Several techniques have been examined. Cores obtained by hot water drilling at Siple Dome in 1997-1998 underwent appreciably more relaxation than cores obtained with the PICO electro-mechanical drill. In addition, the fact that cores were allowed to remain at the surface at elevated temperature for several days likely promoted the onset of rapid relaxation.”

    Apparently still in need of lots of qualitative improvements.

  48. Edward
    Posted Sep 28, 2009 at 1:12 PM | Permalink

    Check this study in the Journal of Climate Jan 2006
    “Detection of Human Influence on a New, Validated 1500 year Temperature Reconstruction” (Hegerl, Crowley, Allen, Hyde, Pollack, Smerdon, Zorita)

    http://www.geos.ed.ac.uk/homes/tcrowley/Hegerl_JClim_detection.pdf

    Page 5 in the PDF shows a graph that is close to the Hanno Graph minus the CO2 plot that tacks the 20th century instrement record onto proxy and borehole data extending back to about 600AD.

  49. Steve McIntyre
    Posted Sep 28, 2009 at 9:29 PM | Permalink

    Moving right along – Hanno’s UNEP graph uses the Mann and Jones 2003 reconstruction, which uses both Yamal and Mann’s PC1.

  50. Michael
    Posted Sep 29, 2009 at 4:50 PM | Permalink

    Increased solar brightness and warming of the Earth since 1979

    The sun may have increased in brightness over the last couple of decades as summarized in the following press release:

    Researcher Finds Solar Trend That Can Warm Climate

    Ends debate over whether sun can play a role in climate change

    Since the late 1970s, the amount of solar radiation the sun emits during times of quiet sunspot activity has increased by nearly .05 percent per decade, according to the study. “This trend is important because, if sustained over many decades, it could cause significant climate change,” said Willson, a researcher affiliated with NASA Goddard Institute for Space Studies and the Earth Institute at Columbia University, and lead author of the study recently published in Geophysical Research Letters.

    “Historical records of solar activity indicate that solar radiation has been increasing since the late 19th century,” says Willson. “If a trend comparable the one found in this study persisted during the 20th century it would have provided a significant component of the global warming that the Intergovernmental Panel on Climate Change report claims to have occurred over the last 100 years.”

    Willson found errors in previous satellite data that had obscured the trend. The new analysis, Willson says, should put an end to a debate in the field over whether solar irradiance variability can play a significant role in climate change.

    The solar cycle occurs approximately every 11 years when the sun undergoes a period of increased magnetic and sunspot activity called the “solar maximum,” followed by a quiet period called the “solar minimum.” A trend in the average solar radiation level over many solar magnetic cycles would contribute to climate change in a major way. Satellite observations of total solar irradiance have now obtained a long enough record (over 24 years) to begin looking for this effect.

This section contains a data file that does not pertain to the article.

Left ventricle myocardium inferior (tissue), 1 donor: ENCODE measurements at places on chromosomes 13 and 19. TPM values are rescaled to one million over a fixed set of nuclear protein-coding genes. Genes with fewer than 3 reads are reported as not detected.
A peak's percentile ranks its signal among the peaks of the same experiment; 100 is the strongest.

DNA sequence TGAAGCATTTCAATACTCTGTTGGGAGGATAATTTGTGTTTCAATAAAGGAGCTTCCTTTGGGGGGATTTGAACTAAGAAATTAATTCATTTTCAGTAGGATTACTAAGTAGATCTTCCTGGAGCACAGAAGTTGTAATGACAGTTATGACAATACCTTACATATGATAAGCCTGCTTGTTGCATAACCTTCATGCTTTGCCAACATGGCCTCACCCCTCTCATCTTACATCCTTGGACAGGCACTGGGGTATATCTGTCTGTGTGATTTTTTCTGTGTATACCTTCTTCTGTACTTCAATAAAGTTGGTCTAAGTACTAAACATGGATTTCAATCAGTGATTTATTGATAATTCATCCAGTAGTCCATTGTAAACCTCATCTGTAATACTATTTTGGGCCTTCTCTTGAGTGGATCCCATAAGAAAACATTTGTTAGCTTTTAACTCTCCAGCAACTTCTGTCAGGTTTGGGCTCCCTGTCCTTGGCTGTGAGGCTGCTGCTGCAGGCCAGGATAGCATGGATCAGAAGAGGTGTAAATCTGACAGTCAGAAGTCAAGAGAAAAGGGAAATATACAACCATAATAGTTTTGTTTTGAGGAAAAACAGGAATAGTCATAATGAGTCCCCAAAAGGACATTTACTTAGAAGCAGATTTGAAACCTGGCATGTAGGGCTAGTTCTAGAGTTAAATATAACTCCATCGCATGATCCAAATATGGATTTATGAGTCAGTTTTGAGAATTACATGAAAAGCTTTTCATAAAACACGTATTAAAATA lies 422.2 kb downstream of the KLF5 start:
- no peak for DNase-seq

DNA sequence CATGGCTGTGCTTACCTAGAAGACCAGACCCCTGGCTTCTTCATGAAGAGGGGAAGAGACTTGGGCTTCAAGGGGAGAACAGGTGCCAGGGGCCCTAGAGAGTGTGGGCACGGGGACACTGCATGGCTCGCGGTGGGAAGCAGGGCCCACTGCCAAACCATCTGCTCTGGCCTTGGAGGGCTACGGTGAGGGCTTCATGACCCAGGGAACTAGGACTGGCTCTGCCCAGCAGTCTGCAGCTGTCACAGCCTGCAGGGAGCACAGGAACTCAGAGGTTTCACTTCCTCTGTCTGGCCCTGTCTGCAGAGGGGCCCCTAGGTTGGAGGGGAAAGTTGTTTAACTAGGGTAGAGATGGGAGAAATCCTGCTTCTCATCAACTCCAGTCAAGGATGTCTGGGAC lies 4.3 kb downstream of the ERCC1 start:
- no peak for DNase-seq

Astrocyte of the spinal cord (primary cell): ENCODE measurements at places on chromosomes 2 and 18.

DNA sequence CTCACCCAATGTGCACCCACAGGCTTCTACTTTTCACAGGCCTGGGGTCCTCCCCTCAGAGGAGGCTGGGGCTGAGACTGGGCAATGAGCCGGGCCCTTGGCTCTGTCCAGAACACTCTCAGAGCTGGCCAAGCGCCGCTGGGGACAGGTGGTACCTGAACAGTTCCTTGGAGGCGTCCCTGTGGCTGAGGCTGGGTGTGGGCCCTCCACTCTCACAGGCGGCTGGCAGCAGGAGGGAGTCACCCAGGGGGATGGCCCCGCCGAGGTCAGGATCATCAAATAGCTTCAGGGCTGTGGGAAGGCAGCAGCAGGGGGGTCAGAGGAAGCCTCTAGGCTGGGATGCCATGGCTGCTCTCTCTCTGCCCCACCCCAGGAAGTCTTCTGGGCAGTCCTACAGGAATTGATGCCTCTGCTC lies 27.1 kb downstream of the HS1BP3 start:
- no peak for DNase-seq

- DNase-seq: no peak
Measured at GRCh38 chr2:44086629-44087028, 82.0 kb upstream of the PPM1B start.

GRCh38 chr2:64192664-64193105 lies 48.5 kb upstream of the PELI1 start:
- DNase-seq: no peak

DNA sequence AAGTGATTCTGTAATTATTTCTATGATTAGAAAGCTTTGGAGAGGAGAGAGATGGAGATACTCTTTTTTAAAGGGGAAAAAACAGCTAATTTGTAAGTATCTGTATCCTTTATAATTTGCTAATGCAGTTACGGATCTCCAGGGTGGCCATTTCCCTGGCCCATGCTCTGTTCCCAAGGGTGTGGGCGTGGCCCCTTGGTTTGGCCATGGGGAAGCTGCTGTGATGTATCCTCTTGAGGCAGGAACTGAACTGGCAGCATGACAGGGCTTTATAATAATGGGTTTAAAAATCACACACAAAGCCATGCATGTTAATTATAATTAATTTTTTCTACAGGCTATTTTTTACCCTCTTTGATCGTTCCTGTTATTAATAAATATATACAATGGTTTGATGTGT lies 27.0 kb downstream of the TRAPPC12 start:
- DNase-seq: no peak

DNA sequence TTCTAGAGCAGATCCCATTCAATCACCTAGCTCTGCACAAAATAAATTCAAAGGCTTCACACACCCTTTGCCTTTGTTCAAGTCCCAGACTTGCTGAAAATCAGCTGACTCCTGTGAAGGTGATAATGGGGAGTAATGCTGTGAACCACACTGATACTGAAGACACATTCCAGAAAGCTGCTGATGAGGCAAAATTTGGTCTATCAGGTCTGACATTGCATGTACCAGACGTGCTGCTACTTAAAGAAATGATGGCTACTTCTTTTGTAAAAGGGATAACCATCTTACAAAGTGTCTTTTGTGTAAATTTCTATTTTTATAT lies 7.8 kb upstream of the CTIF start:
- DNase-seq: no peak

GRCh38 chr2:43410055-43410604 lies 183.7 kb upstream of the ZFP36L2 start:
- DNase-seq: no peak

Total Solar Irradiance (TSI) is the radiant energy received by the Earth from the sun over all wavelengths outside the Earth’s atmosphere. Its interaction with the Earth’s atmosphere, oceans and land masses is the biggest factor determining the Earth’s climate. To put it into perspective, decreases in TSI of 0.2 percent occur during the week-long passage of large sunspot groups across our side of the sun. These changes are relatively insignificant compared to the sun’s total output of energy, but are equivalent to all the energy that mankind uses in a year. According to Willson, small variations like the one found in this study, if sustained over many decades, could have significant climate effects.

    In order to investigate the possibility of a solar trend, Willson needed to put together a long-term dataset of the Sun’s total output. Six overlapping satellite experiments have monitored TSI since late 1978.The first record came from the National Oceanic and Atmospheric Administration’s (NOAA) Nimbus7 Earth Radiation Budget (ERB) experiment (1978-1993). Other records came from NASA’s Active Cavity Radiometer Irradiance Monitors: ACRIM1 on the Solar Maximum Mission (1980-1989), ACRIM2 on the Upper Atmosphere Research Satellite (1991-2001) and ACRIM3 on the ACRIMSAT satellite (2000 to present). Also, NASA launched its own Earth Radiation Budget Experiment on its Earth Radiation Budget Satellite (ERBS) in 1984. And, the European Space Agency’s (ESA) SOHO/VIRGO experiment also provided an independent data set during 1996-1998.

    In this study, Willson, who is also Principal Investigator of the ACRIM experiments, compiled a TSI record of over 24 years by carefully piecing together the overlapping records. In order to construct a long-term dataset, Willson needed to bridge a two-year gap (1989-1991) between ACRIM1 and ACRIM2. Both the Nimbus7/ERB and ERBS measurements overlapped the ACRIM ‘gap.’ Using Nimbus7/ERB results produced a 0.05 percent per decade upward trend between solar minima, while ERBS results produced no trend. Until this study, the cause of this difference, and hence the validity of the TSI trend, was uncertain. Now, Willson has identified specific errors in the ERBS data responsible for the difference. The accurate long-term dataset therefore shows a significant positive trend (.05 percent per decade) in TSI between the solar minima of solar cycles 21 to 23 (1978 to present).

    The ACRIMSAT/ACRIM3 experiment began in 2000 and will carry out long-term solar observations for at least five more years. The instrumentation for the ACRIMSAT/ACRIM3 experiment was the latest in a series of ACRIM’s developed for satellite experiments by Willson and the Jet Propulsion Laboratory (JPL) of the California Institute of Technology. JPL operates the ACRIMSAT/ACRIM3 experiment for Willson using their tracking station at the Table Mountain Observatory in California. One of the missions of NASA’s Earth Science Enterprise, which funded this research, is to study the primary causes of climate variability, including trends in solar radiation that may be a factor in global climate change.